A little over a year ago I did a post on the 9th Circuit's decision in the Comprehensive Drug Testing case.
As I explained in those posts, in the CDT case the 9th Circuit not only rules on the admissibility of certain evidence, it also set out a set of procedures police were required to follow in searching for and/or seizing digital evidence. In one of my posts on the case, I noted that I really didn't see how the 9th Circuit (or any court, for that matter) had the Constitutional authority to create such procedures and enforce them on law enforcement. In another, I speculated about the extent to which the procedures were analogous to what the Supreme Court did in the 1960s in the Miranda case, which also, of course, specified procedures police must follow in gathering evidence.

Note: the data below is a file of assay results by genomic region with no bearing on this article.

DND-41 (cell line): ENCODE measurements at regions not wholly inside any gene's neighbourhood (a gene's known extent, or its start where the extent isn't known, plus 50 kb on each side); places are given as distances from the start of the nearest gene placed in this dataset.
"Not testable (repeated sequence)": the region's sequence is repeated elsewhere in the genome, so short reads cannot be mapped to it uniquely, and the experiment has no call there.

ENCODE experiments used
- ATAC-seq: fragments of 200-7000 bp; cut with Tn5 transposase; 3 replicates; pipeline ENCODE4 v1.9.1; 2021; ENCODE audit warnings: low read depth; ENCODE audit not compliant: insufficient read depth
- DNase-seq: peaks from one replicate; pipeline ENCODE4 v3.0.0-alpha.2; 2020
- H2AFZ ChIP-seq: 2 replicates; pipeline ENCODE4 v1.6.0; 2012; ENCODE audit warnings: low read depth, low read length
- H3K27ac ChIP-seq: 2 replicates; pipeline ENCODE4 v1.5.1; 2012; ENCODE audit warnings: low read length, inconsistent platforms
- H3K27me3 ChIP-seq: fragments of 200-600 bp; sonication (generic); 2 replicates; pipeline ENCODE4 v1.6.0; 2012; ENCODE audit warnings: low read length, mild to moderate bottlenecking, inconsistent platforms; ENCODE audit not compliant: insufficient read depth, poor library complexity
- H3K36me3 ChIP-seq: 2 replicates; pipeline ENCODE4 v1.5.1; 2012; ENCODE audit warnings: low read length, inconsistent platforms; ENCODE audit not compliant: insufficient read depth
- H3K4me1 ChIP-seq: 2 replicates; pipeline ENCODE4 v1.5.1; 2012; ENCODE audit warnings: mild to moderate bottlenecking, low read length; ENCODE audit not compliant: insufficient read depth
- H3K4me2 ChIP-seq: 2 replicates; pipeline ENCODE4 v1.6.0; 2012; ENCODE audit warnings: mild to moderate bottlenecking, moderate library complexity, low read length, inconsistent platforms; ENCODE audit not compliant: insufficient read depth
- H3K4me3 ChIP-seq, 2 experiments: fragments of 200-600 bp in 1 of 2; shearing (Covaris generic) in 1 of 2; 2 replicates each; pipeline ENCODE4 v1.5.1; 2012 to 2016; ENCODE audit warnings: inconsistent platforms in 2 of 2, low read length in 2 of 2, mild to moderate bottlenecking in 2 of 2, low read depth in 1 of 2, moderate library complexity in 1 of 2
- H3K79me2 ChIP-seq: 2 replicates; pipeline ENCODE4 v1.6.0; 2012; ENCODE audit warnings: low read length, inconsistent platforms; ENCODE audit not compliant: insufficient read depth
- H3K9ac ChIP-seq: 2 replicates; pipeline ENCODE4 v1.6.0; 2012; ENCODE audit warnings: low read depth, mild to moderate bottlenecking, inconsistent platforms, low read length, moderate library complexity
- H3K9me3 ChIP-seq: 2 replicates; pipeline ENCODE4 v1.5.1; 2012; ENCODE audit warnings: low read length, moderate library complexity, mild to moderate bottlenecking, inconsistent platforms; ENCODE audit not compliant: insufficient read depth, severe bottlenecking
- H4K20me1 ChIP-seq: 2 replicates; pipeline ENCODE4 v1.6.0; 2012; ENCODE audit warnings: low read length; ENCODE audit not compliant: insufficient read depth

According to Wired, the 9th Circuit issued a new decision on rehearing the case in which it backed off on the prescribed digital evidence procedures. I haven't read the case yet, but I might do a post on it, depending on how much, if at all, it says about the earlier decision to prescribe procedures the current decision to back off of them.
The Wired story has a length to the 58-page opinion, if you'd like to check it out for yourself.